Maggie shares the story of her husband’s diagnosis with Type II Papillary Renal Cell Carcinoma. Is it ever really gone?
On a Saturday morning, April 14, 2018, the phone rang, Caller ID showed, Mercy Hospital, Joplin, MO. This is odd, since we live in NE Oklahoma, I ignored the call, let it go to voicemail. Then, Ron’s cell rang – Hospital from Joplin, then I remembered, his urologist works at that hospital once a month. Oh, it can’t be good news, doctors never call on a weekend with good news.
Those words “there’s a new tumor, and its larger than the others”, causes your breathing to stop. He described the location and that it was discovered by the radiologist. Dr. Doyle explained the next steps we needed to take. Ron would get a biopsy, and then, schedule an appointment to see the oncologist, Dr. Cole, who specializes in Kidney Cancer. I went numb, did I really hear him correctly, let me look at my notes I just took, perhaps, I didn’t hear him correctly.
We had just seen Dr. Doyle two days ago, on Thursday, April 12, 2018. The appointment with Dr. Doyle was not out of the ordinary, it’s something we do every 4 months, since Ron’s partial nephrectomy. Since he didn’t detect the new tumor, or mention increased growth, we thought we were in the clear for another 4 months. But those thoughts quickly ended when we heard his voice on that Saturday morning.
I’m not sure which period of time is the worst, I can’t say, because I don’t believe I have lived it yet. But I can tell you, your heart drops, as each day passes, wondering, hoping, waiting, praying, certainly the unknown, it’s scary.
We had to wait 12 long days, until the biopsy could be scheduled. Finally, the day arrived, and I took Ron to the hospital. The procedure went well, his lung did not collapse and his heart is ok. It’s time to wait again, we would meet with Dr. Cole, in six days. On May 2, 2018 we met with Dr. Cole, and he informed us the biopsy was successful, and he confirmed the diagnoses, Ron has Stage IV, Type II Papillary Renal Cell Carcinoma. Dr. Cole recommended that the best plan of action was to qualify for a Clinical Trial. The challenge of meeting the criteria could be difficult for Ron considering he has Congestive Heart Failure and a history of battling high BP.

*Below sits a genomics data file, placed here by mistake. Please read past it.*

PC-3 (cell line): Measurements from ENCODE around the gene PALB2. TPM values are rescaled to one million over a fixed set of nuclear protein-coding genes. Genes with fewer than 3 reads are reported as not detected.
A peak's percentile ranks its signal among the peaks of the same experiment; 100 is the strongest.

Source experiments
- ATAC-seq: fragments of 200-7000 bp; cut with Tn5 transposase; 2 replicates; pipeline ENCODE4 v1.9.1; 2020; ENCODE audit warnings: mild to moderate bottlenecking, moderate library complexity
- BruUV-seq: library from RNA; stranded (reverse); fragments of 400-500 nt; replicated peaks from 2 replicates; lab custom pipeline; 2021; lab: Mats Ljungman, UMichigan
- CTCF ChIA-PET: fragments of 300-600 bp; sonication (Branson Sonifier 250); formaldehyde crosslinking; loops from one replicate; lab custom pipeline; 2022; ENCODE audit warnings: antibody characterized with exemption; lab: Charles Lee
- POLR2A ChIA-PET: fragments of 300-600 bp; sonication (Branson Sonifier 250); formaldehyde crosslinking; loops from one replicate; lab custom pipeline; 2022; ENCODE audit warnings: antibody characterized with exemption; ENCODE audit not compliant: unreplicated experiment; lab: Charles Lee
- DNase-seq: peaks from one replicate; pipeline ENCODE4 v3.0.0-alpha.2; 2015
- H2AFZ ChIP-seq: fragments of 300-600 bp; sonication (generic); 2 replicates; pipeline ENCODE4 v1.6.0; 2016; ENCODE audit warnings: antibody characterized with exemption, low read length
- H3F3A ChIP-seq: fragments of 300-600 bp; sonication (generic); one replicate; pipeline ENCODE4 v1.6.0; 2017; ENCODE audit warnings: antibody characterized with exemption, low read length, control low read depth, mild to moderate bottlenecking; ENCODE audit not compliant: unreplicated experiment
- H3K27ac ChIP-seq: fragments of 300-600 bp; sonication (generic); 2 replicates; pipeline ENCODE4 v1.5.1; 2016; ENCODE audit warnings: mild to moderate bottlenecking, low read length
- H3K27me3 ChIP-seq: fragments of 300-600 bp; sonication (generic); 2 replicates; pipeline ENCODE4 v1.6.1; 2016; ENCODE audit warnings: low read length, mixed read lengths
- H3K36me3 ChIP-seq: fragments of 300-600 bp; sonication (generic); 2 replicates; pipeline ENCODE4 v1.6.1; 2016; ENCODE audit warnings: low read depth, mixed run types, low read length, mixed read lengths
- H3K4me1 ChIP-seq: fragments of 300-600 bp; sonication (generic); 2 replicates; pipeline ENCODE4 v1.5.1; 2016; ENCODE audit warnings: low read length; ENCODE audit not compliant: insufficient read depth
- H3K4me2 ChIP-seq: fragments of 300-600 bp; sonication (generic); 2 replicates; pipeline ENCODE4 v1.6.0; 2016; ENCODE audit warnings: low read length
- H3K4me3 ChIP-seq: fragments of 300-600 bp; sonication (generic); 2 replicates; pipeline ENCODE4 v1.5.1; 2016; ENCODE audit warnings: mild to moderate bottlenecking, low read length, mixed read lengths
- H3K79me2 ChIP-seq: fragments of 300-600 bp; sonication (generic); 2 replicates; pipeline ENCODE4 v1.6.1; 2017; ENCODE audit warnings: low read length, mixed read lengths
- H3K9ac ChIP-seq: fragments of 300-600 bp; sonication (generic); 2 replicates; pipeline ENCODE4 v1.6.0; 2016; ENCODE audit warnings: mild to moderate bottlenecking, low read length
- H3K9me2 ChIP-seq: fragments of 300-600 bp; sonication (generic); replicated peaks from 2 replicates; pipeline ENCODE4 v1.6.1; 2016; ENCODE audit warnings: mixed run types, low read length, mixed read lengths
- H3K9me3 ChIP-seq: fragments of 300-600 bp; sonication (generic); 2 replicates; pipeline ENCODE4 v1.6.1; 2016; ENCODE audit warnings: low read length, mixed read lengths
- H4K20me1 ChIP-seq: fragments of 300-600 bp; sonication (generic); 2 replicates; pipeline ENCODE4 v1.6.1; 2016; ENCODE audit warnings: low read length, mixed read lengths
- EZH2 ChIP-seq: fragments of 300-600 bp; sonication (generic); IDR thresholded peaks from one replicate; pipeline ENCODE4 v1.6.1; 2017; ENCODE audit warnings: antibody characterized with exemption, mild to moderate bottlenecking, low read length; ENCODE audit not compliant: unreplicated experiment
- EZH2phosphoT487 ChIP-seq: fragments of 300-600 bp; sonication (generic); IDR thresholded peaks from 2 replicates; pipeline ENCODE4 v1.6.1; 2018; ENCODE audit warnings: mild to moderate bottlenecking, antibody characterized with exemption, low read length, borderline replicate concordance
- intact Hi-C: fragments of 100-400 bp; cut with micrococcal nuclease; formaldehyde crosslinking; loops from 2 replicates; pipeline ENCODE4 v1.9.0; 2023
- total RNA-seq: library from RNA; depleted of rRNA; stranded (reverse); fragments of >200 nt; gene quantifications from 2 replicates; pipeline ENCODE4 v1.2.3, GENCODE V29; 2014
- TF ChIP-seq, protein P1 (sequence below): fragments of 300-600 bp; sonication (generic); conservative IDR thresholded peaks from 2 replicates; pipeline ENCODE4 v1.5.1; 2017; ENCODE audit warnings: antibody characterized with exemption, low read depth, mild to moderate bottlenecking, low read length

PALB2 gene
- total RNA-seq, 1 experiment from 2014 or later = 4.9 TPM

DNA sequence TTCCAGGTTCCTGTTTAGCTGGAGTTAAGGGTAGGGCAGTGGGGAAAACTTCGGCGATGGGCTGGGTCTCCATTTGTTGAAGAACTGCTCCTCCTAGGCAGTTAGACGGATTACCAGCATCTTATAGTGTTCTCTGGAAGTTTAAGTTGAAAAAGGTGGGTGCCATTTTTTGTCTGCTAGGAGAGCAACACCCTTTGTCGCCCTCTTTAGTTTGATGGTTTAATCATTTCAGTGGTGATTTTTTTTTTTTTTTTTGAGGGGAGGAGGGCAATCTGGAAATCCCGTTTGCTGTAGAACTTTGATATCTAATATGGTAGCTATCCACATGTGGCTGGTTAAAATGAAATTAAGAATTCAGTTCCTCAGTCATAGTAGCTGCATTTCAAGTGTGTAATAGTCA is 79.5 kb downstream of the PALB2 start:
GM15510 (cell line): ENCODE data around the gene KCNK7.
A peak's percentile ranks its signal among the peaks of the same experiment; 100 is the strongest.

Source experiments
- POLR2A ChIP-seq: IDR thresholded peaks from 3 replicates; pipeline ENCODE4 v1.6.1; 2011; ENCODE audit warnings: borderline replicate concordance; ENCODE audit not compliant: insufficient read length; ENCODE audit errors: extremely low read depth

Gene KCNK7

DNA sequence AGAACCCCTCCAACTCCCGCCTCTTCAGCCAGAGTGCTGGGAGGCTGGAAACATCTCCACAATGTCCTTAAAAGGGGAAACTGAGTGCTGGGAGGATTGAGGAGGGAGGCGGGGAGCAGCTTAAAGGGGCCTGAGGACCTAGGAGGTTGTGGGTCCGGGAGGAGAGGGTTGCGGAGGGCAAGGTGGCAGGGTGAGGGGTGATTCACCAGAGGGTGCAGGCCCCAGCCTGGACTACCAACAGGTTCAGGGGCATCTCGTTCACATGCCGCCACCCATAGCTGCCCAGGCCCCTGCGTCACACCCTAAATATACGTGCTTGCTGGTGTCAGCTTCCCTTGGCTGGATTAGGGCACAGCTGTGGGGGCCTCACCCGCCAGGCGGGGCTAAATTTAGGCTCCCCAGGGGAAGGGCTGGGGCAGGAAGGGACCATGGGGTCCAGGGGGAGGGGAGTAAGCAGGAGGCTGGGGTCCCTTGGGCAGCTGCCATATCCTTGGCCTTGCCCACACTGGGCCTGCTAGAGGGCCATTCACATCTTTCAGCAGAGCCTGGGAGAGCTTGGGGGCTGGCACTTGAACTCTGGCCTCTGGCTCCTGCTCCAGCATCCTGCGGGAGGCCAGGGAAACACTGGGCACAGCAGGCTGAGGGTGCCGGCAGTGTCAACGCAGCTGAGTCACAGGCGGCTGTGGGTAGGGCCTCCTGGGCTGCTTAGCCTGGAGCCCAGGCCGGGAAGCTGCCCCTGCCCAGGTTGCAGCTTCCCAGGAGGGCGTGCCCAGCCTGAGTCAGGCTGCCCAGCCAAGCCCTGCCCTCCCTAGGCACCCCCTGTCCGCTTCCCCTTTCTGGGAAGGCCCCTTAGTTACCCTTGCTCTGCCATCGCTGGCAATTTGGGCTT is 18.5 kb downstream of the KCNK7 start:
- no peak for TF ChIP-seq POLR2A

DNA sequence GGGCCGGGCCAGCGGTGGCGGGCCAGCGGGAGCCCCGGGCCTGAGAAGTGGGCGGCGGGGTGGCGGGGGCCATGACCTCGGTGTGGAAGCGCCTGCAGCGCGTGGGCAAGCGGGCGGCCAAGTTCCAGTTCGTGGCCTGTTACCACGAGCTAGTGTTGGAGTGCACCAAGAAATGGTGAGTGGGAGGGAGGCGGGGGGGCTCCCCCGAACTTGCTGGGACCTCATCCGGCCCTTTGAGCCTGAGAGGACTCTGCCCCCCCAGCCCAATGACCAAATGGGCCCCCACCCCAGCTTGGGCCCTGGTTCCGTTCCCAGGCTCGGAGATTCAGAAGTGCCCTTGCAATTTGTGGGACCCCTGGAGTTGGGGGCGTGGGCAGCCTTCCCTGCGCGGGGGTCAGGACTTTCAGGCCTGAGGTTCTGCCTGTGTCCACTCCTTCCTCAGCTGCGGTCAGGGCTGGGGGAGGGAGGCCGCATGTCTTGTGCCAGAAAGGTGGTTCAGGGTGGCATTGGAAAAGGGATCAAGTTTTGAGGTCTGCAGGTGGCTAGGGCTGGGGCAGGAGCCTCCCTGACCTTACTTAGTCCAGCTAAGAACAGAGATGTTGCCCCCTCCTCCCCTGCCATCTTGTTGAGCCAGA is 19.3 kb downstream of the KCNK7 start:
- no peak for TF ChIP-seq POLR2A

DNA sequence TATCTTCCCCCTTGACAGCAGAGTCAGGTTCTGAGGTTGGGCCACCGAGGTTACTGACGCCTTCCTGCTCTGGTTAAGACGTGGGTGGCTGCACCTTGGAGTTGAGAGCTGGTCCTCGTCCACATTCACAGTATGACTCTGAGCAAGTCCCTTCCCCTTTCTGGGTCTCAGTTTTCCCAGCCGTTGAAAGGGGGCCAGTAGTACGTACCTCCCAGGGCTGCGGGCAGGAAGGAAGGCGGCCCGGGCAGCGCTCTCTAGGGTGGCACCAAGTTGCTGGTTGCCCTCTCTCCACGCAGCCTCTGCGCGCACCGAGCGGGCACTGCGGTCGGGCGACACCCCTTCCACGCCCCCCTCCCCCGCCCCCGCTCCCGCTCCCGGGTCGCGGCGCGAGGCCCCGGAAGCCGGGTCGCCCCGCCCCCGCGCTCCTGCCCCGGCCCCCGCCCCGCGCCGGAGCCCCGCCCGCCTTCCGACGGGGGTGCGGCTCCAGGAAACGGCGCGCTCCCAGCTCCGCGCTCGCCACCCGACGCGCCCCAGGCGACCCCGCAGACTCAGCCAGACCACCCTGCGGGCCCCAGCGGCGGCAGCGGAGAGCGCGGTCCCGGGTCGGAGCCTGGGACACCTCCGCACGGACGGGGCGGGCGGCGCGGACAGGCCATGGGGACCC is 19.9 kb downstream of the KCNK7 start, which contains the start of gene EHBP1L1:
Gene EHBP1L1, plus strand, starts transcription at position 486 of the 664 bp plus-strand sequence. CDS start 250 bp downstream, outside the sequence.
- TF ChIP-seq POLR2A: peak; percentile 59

Once again, God’s Grace is at work, and Ron did qualify for the Clinical Trial. On May 14, 2018 Ron began Savolitinib, 600mg, which he takes daily. Ron has been on this trial for almost 9 months, and I’m grateful for the medical team at OCSRI. The side effects have been minimal, but recently he has been experiencing edema in his hands, arms, ankles and feet. At this time, following the recommendations of the research team and Dr. Cole, he will stay on Savolitinib for as long as he can tolerate it. The tumors are growing, but at a very slow rate.
The journey as a caregiver is not easy, and at times it can drain every ounce of life out of you. What is important, is that we can learn from one another and we can support each other. I love my husband with all my heart, and I am here for him. I may never know what its like to be told – “You have Cancer”, but I know exactly how it feels to hear, “Your Husband’s cancer has spread, its stage IV, and there is no cure” or to hear the oncologist say “don’t worry about your heart anymore, the cancer will kill you” – these are tough words to hear, but my responsibility is to my husband, first and foremost. I want him to feel my love and my support. It’s my personal goal to be the best advocate I can be for him.
KCCure thanks Maggie for sharing her husband’s story.